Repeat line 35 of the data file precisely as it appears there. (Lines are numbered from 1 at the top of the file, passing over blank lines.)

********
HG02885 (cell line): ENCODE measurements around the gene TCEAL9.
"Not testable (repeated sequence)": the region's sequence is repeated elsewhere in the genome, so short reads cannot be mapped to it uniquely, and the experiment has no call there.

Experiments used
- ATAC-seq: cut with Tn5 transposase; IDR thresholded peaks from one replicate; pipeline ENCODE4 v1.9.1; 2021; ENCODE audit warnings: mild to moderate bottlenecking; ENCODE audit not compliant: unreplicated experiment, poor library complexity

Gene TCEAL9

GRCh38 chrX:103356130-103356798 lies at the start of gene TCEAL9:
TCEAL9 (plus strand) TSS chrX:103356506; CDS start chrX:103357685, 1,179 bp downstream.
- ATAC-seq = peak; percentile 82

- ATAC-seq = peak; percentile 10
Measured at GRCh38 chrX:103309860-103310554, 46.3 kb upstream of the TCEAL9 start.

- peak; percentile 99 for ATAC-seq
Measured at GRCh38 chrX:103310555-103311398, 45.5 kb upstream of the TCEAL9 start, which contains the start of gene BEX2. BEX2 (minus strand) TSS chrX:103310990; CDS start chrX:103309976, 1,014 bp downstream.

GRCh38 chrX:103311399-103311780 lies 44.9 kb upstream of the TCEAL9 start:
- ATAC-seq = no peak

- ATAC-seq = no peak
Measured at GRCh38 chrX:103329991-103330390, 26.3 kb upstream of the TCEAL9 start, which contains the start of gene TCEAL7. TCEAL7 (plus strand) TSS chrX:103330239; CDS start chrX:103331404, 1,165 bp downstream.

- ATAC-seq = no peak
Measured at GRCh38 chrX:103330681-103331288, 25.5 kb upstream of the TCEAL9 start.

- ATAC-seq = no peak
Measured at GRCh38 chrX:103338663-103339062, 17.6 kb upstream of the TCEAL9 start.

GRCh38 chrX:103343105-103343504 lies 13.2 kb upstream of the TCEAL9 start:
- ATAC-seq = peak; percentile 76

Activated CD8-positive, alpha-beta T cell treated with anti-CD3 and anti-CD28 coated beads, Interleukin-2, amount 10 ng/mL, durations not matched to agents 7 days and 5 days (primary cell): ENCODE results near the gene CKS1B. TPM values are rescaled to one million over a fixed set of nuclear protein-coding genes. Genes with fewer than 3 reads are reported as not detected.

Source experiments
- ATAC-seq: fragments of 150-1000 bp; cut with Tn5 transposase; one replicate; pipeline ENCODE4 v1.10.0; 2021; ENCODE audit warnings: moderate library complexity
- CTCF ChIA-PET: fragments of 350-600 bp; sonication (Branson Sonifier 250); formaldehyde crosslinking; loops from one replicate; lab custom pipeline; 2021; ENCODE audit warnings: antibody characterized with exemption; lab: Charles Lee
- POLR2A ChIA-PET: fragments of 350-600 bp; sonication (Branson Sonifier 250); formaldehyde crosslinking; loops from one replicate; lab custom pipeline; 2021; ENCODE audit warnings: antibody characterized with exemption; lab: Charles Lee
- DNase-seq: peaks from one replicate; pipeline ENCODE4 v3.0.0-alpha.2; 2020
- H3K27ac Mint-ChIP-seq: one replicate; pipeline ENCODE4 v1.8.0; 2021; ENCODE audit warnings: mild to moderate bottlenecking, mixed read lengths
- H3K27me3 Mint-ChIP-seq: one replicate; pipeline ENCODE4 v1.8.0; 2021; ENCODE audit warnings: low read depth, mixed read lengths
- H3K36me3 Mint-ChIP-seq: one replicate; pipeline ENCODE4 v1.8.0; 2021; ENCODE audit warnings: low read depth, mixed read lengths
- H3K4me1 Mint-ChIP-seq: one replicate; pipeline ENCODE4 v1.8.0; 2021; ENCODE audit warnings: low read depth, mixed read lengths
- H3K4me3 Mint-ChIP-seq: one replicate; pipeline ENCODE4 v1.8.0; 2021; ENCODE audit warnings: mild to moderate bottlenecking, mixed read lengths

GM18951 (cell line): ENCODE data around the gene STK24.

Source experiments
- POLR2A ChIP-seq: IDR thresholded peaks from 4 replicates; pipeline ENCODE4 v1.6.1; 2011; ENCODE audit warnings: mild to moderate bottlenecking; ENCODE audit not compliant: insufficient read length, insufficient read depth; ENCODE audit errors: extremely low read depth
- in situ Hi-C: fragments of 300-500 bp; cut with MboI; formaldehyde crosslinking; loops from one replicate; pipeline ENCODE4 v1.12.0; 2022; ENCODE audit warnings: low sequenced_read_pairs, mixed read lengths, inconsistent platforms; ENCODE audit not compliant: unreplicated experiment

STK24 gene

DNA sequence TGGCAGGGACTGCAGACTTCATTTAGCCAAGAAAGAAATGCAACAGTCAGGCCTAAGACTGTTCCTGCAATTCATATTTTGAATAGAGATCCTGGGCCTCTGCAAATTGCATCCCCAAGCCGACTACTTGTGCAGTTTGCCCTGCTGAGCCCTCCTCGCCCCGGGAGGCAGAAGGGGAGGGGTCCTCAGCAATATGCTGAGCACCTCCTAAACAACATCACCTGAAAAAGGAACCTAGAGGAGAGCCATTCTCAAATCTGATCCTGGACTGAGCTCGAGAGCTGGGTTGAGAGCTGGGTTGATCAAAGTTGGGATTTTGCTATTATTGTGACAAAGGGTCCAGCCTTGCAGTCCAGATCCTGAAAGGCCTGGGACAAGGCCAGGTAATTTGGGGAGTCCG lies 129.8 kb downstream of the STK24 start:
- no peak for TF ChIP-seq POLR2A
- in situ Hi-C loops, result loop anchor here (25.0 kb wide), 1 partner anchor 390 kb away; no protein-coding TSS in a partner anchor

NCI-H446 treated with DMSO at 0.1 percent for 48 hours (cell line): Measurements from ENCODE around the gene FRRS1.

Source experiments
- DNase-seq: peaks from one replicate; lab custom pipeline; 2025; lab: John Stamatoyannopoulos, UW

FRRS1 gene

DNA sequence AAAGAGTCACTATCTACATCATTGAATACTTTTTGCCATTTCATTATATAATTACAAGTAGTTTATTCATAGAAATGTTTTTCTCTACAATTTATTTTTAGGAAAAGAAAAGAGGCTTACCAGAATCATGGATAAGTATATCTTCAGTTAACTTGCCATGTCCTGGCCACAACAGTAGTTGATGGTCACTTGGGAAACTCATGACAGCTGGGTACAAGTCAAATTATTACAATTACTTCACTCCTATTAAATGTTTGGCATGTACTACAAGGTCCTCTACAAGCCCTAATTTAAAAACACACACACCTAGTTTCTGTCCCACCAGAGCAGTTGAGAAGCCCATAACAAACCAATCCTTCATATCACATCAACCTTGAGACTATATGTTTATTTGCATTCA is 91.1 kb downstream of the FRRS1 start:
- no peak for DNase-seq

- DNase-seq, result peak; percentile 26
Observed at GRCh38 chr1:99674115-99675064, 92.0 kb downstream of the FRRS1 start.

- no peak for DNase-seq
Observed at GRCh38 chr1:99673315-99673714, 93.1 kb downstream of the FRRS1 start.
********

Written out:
Source experiments